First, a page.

Navy Capt. Bill Urban, a spokesman at the U.S. military’s Central Command, said there were “possibly imminent threats to U.S. forces in Iraq.”
WASHINGTON – The United States and allies are continuing to argue about whether Iran is stepping up threats against American forces in the Middle East – or responding to threats from the Trump administration.
But U.S. officials told The New York Times they escalated their warnings to Iran because of intelligence showing photographs of missiles being loaded onto small boats in the Persian Gulf.
“Overhead imagery showed fully assembled missiles, stoking fears that the Islamic Revolutionary Guards Corps would fire them at United States naval ships,” The Times reported.
The Times also noted that Europeans and some congressional lawmakers are saying that “Iran’s moves might mostly be defensive against what Tehran believes are provocative acts by Washington.”
Last week, CNN also reported that Iran was loading ballistic missiles on boats.
The U.S. has recently stepped up warnings against Iran, telling the nation not to attack U.S. forces and sending B-52 bombers to the Persian Gulf to counter alleged threats. On Wednesday, the State Department ordered non-emergency U.S. employees out of Iraq because of the tensions.
The kerfuffle over the photos follows an extraordinary public dispute between U.S. and British officials over whether Iran is, in fact, more of a threat now than it has been in the past.
British Maj. Gen. Christopher Ghika, the No. 2 officer in the U.S.-led coalition fighting ISIS in Syria and Iraq, said on Tuesday that the threat from Iran is no greater than it was months ago.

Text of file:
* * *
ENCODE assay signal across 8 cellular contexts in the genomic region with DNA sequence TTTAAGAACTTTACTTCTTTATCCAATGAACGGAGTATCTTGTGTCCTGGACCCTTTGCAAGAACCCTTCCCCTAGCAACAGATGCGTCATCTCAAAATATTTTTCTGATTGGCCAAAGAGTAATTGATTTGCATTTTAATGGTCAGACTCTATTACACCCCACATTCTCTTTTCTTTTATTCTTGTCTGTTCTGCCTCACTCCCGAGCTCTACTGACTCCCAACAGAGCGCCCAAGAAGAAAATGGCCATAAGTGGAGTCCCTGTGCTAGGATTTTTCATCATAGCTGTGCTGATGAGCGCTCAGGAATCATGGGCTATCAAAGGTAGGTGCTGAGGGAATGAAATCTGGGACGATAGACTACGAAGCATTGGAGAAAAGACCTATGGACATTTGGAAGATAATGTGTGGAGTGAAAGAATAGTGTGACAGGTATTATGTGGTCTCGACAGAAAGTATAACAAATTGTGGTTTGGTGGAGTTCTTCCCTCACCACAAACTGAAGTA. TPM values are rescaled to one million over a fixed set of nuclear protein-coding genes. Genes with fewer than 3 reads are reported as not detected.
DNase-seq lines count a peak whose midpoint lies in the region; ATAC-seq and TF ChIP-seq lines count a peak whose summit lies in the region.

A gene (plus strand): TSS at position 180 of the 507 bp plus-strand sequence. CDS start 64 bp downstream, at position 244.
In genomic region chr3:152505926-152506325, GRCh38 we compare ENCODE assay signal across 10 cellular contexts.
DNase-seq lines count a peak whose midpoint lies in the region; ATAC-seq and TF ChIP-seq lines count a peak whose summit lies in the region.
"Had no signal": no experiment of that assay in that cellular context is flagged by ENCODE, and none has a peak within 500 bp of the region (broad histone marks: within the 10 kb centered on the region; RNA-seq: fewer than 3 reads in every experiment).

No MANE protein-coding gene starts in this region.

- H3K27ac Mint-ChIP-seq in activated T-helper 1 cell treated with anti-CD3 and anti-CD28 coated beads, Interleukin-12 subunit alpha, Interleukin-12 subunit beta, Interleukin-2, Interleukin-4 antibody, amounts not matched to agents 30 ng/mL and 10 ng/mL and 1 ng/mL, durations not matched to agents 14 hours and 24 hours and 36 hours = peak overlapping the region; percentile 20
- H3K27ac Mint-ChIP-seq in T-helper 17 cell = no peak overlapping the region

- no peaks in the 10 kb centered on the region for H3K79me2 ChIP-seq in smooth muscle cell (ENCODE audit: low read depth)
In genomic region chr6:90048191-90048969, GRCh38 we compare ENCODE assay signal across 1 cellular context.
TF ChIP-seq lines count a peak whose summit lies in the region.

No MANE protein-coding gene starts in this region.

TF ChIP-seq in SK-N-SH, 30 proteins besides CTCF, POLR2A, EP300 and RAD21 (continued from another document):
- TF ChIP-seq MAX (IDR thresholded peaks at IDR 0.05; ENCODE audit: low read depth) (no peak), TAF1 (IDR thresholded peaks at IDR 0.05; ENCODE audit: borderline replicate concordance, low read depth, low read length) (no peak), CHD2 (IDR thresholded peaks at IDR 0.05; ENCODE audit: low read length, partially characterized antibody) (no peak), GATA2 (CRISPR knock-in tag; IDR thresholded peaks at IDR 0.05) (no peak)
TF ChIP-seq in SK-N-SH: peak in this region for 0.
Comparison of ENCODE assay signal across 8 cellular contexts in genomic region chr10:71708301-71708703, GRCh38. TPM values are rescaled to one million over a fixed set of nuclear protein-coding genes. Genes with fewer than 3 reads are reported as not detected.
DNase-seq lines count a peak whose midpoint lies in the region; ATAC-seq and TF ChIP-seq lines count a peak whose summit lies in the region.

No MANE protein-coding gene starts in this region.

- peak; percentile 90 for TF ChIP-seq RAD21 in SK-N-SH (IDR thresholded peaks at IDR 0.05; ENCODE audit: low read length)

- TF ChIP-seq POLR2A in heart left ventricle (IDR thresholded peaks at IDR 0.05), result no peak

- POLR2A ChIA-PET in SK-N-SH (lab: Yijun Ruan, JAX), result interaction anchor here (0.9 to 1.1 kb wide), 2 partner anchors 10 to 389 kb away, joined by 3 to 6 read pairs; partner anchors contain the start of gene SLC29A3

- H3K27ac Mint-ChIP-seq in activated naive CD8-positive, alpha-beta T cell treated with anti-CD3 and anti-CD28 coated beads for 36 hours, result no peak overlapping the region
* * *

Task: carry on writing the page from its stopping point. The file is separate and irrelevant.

Trump’s Iran plan: President fails to present unified message on Iran
The Pentagon pushed back on that comment.
Navy Capt. Bill Urban, a spokesman for U.S. Central Command, said Ghika was wrong, and that his comments “run counter to the identified credible threats available to intelligence from U.S. and allies regarding Iranian-backed forces in the region.”
The Trump administration’s warnings to Iran have drawn questions from lawmakers who fear the tensions could lead to military conflict.
Democratic lawmakers have been particularly critical of National Security Adviser John Bolton, who has made no secret of his desire to seek regime change in Iran.
“We should do everything possible to prevent an unnecessary war, beginning with immediately reopening diplomatic channels and toning down the rhetoric,” said Sen. Dianne Feinstein, D-Calif.
Trump, meanwhile, has played down the threat of military action, saying he would respond only to some kind of attack from Iran. But he too has elevated warnings to the regime.
Asked about a Times report that Bolton and other officials have discussed the deployment of 120,000 troops to the region to contain Iran, Trump said “we have not planned for that.”
But he added: “Hopefully we’re not going to have to plan for that. And if we did that, we’d send a hell of a lot more troops than that.”
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